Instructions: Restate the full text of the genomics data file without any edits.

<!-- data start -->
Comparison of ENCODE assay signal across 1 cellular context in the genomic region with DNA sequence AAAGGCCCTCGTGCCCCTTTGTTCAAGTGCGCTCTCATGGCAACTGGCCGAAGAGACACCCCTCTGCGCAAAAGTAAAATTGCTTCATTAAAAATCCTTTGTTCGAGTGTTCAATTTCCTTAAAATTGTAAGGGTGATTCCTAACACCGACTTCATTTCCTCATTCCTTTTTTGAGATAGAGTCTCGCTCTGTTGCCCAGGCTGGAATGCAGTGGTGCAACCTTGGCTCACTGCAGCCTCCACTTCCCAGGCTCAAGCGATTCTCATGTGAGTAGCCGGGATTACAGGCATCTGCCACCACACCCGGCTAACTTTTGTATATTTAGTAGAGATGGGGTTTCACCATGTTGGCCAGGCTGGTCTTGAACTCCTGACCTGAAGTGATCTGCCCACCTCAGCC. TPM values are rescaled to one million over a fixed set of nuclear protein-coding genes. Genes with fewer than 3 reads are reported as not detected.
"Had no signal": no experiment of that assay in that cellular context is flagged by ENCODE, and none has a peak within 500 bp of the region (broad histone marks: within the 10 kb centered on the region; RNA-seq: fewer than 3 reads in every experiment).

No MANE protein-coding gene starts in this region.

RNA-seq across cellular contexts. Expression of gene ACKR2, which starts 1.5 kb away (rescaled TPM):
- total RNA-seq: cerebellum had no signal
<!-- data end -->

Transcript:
Comparison of ENCODE assay signal across 1 cellular context in the genomic region with DNA sequence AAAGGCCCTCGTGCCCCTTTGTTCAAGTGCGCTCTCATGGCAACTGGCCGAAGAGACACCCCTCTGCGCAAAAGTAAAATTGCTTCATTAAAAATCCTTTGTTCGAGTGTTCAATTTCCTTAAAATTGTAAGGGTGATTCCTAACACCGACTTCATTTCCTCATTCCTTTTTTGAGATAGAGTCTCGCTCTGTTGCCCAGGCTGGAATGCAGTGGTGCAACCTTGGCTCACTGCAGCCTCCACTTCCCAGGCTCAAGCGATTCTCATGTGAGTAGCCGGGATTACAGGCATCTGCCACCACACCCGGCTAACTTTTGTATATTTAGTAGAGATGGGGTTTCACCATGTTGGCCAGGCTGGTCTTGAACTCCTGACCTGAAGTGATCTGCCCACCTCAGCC. TPM values are rescaled to one million over a fixed set of nuclear protein-coding genes. Genes with fewer than 3 reads are reported as not detected.
"Had no signal": no experiment of that assay in that cellular context is flagged by ENCODE, and none has a peak within 500 bp of the region (broad histone marks: within the 10 kb centered on the region; RNA-seq: fewer than 3 reads in every experiment).

No MANE protein-coding gene starts in this region.

RNA-seq across cellular contexts. Expression of gene ACKR2, which starts 1.5 kb away (rescaled TPM):
- total RNA-seq: cerebellum had no signal